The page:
Roadside 1

Late summer gorse and heathers at the roadside in Errislannin by Deborah Watkins

 

 

 

It is hard not to miss the gorse in Connemara at the moment, in thick banks along the roadsides and in great mounds and ridges that brighten the landscape. It is closely related to the brooms species of plant and they share similar characteristics with their dense slender stems and very small leaves. Gorse distinguishes itself with it’s sharp thorns ( which can measure up to four centimetres long ) and it’s bright showy flowers are always yellow.

 

Another photo of gorse

Gorse thorns and blossoms by Deborah Watkins

 

 

 

Gorse has a long history as a fuel because it is easy to burn and it burns very well, reputedly giving off as much heat as charcoal. The ashes it produces are rich in alkali which are very enriching for the soil so it is often burnt down to improve the quality of the land, a practice which is hazardous in dry weather.

Historically, the bark and flowers have been used to produce a yellow dye and gorse flowers have also been used to add flavour and colour to whiskey. In homeopathy the gorse is used as a remedy to give people courage. It’s evergreen leaves and long flowering blossoms are a reminder of the returning sun after short winter days, it’s cheery colour a promise of summer.

November Landscapes

Cover image – ‘November Pool’ by Deborah Watkins

 

 

These landscapes were worked together. They are all done on 5″ x 7″ heavyweight acrylic paper. The one above is based on a view of the Twelve Bens mountain range from the Roundstone Bog Road. I’ve kept the mountains sketchy and light to make them recede a little and I’ve used lots of thick paint and ink in the foreground to describe the grasses and this large pool. I didn’t take photographs during the process  – they were worked quickly and sometimes I find that stopping to take images interrupts the session too much.

I’ve called this one below ‘November Red’ – the colour of the bog has been exaggerated but the contrast between the paleness of the grasses and the peat itself is there.

 

November Red by Deborah Watkins

‘November Red’ by Deborah Watkins

 

 

 

This next painting was also worked quickly – I’ve used large brushes for the foreground and smaller ones to describe the hills behind. It’s evening so the colours are all quite dark. I’ve attempted to heighten the drama with this dark cloud shape that mirrors the swirling lines of the bog.

 

November Landscape by Deborah Watkins

‘November Evening’ by Deborah Watkins

 

 

 

A little too much colour for November? Perhaps, but is is all fading now and quickly so maybe I’m just taking stock..

 

And then came the Sun

Derryinver, Connemara by Renee Plantureux

Yes! We’ve had our second dry day in a row. In a row! Great cause for celebration and excitement after the last few weeks of non stop rain. Our poor hens have been trudging around in the swamp that used to be our garden looking very bedraggled and forlorn. I can detect a spring in their step to day which is catching..

Yesterday I left the breakfast dishes in the sink I was so keen to get outside and enjoy the sun. I went to visit a friend in Moyard, a small townland nearby and I stopped on the Bog road ( above ) to take some pictures en route. It’s near the spot where I took the blurry rain shots in a recent post, just a little further along the road. Here’s some more photos – just look at that blue sky below!

 

 

Blue skies over the Bog Road

 

 

I remember taking some pictures not far from here last January and the sky was a similar bright blue colour. It’s striking when you see it reflected in the water pools as you can see in these next images.

 

Blue reflections on the bog

 

 

 

Blue Pool in the bog

 

 

 

I love the blackness of these turf stacks in the next shots, I suppose due to the fact that they are sodden with water.

 

Black turf stack

 

 

 

Just look at this next one, it’s more like black iron or lava than turf..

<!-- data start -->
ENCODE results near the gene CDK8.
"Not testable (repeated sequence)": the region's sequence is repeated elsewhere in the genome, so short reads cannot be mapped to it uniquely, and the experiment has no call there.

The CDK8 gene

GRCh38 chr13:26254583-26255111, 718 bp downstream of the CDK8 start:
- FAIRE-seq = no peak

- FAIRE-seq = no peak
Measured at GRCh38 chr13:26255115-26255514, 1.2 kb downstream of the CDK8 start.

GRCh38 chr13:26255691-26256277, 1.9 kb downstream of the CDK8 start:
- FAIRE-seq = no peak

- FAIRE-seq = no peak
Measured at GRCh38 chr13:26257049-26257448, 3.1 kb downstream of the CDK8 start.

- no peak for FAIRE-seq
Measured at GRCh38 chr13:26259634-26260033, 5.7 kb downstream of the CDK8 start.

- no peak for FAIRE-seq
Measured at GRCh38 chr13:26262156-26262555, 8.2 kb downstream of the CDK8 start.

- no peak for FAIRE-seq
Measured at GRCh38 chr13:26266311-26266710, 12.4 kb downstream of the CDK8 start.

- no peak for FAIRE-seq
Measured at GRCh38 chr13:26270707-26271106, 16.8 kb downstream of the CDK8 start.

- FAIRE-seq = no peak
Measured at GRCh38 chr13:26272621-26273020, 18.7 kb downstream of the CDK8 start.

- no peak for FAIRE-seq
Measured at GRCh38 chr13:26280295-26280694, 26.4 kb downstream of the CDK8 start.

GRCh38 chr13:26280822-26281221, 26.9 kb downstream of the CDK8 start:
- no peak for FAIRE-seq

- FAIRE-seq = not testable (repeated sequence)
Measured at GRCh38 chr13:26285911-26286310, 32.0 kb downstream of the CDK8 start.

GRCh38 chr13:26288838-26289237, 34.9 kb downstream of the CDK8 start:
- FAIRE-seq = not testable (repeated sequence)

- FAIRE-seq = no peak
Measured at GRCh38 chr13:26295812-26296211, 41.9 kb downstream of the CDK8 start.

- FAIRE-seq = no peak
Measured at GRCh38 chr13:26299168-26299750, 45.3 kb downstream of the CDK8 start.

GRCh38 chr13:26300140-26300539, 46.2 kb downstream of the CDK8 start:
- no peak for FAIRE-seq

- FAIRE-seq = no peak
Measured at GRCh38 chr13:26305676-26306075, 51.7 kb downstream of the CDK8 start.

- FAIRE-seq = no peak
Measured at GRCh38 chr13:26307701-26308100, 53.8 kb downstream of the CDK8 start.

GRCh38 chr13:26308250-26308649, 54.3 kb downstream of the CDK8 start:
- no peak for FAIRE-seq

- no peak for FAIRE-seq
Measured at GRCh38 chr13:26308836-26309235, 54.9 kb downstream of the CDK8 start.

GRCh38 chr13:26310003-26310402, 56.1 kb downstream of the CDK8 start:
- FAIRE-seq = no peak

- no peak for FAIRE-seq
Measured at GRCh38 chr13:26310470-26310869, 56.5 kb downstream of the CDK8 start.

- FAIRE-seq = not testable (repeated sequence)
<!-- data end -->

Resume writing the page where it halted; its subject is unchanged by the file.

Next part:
Close up of turf stack

Late Summer Hedgerows

The roadside is brightened with mounds of purple and yellow colour at the moment – the long flowering gorse ( remember when I took some photos of the first Spring gorse earlier this year? ) and the purple heather.

 

Heather and Gorse

 

 

 

The other colour that is starting to appear is the orange of the Montbretia plant. It has been visible until now as bright green clumps along the roadside.

 

Montbretia

 

 

 

 

The sight of the first few blooms makes me a tiny bit sad because it signals the beginning of the end of the Summer (what Summer I hear you say?) In a couple of weeks, these grassy banks will be bursting with swooping orange flowers. Here’s some more pictures.

 

Montbretia flowers

 

 

 

 

This next close up makes me think of Triffids

 

Close up of Montbretia plant

 

Welcome Back! Seascape in Progress

I’m back after my short break and I’ve returned to the sea to do some painting..

I started this one with the idea of setting up some kind of contrast between the bright shore line and the darker water out to sea. This is how it began below.

The sky takes up less than a third of the page so the emphasis is very much on the water. I’ve used a touch of red on the island shape and some charcoal in the foreground to suggest some rock shapes. The rest of the colour is a mixture of acrylic paint and ink.

 

Seascape first stage

 

 

 

This is the next stage below. I’ve used lots of bright colour near the shore line – turquoise, green and some pink. I find the colours of the sea seductive and inviting near the shore and I want to play this against the water further out towards the horizon where it becomes mysterious and dangerous.

 

seascape stage 2

 

 

 

The next image is exactly the same but taken a couple of days later. The paint has ‘settled’ and some of the thin layers in the foreground have shrunk a bit as they have dried. The colours have dulled a little too but I’ll bring them back later when I varnish the finished piece.

 

seascape - paint dry

 

 

 

This is the finished painting below. I tidied up the horizon line and added a bit more purple to the island shape. I also used some more paint and charcoal on the rocks. Once the paint was dry, I varnished the whole thing.

I’m happy enough with this one – it needed very little adjustment after the first sitting so I think it has an energy that reflects how it was made. I like the way the paint and charcol bled together in the foreground into these watery shapes that look like seaweed.

 

 

Finished Seascape

 

 

 

Do you think the contrast works here? What does the sea mean to you?